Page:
26. The computer-readable storage medium as defined in claim 3, wherein each high-level white noise time segment of the plurality of high-level white noise time segments has a level of about −18 dBm.
Description
CROSS-REFERENCE TO RELATED APPLICATIONS

This application claims the benefit of U.S. Provisional Application Ser. No. 60/470,666, filed May 15, 2003, the disclosure of which is incorporated herein by reference.

FIELD OF THE INVENTION

The present invention relates generally to communication systems and, more particularly, to a method for the objective performance testing of an echo canceller using a new artificial segmented test signal and echo measurement algorithm.

BACKGROUND OF THE INVENTION

All voice network service providers who want to introduce packet transport technology or any other technology (e.g., digital cellular) that increases connection delay beyond approximately 25 msec (round trip) need to deploy echo cancellers within their networks and these devices need to perform their function across a wide range of usage variation. The basic objective of a well-performing echo canceller (EC) is to quickly recognize an echo and then rapidly “converge” to cancel the echo by reducing it in level below the threshold of notice. Accordingly, it is very important to test an echo canceller (EC) prior to deployment in the network to ensure that it will perform to expectations.

A challenge in the area of echo canceller (EC) performance testing concerns what test signal(s) to use. Today, the standard EC test is based on International Telecommunication Union-Standardization Sector (ITU-T) Recommendations G.165 and G.168. ITU-T Recommendation G.165 recommended the use of band-limited (300-3400 Hz) white noise as the test signal. The updated, G.168 Recommendation defined and recommended a new test signal, the composite source signal (CSS) and the pass/fail criteria is based on results generated with this signal.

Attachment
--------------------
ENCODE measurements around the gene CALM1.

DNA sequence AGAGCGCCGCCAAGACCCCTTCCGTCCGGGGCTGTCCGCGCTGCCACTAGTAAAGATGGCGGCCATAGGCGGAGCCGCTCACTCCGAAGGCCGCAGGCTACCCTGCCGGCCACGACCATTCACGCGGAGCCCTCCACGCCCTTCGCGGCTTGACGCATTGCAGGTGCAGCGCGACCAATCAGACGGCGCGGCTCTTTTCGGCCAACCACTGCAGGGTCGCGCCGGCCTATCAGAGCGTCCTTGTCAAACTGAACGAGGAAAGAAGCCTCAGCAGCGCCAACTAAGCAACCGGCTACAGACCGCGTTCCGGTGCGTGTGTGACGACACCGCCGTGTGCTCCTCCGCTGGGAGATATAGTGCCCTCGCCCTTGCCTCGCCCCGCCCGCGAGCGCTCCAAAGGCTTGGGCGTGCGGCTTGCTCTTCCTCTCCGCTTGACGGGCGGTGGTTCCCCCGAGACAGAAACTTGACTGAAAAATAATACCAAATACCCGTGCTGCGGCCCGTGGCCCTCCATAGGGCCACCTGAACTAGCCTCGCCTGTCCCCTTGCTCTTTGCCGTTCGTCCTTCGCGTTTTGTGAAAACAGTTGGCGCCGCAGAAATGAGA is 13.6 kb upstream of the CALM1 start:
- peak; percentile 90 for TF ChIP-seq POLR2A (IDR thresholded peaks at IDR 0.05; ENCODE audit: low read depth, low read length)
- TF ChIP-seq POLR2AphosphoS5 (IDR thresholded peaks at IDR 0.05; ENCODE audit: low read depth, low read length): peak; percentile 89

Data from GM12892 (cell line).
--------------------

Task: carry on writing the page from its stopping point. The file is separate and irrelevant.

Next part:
The CSS is a speech like signal in that it has a power density spectrum similar to that of speech, it is interrupted by gaps that simulate the pauses found in speech, and it simulates both voiced and unvoiced sounds. Like all good test signals, the CSS can also be specifically defined and, thus, constructed with fidelity in the different test labs. The CSS is generally regarded as a superior test signal to the white noise test signal that it replaces and performance seen with the CSS is assumed to be predictive of how the EC will perform in the presence of speech. However, there is ample evidence that shows that this prediction too often does not hold.

The existing “artificial” test signals used in the telecommunications industry for evaluating the performance of an echo canceller (EC) (i.e., those recommended by the ITU-T in Recommendations G.165 and G.168) frequently fail to predict how the echo canceller will perform in “real” uses (i.e., when the EC is working on actual speech signals). Specifically, testing an echo canceller with a CSS signal is not always predictive of its performance in the presence of speech. Consequently, pre-deployment performance testing of new EC designs does not provide the level of confidence desired in that the performance seen in the lab is not always the performance experienced in the field.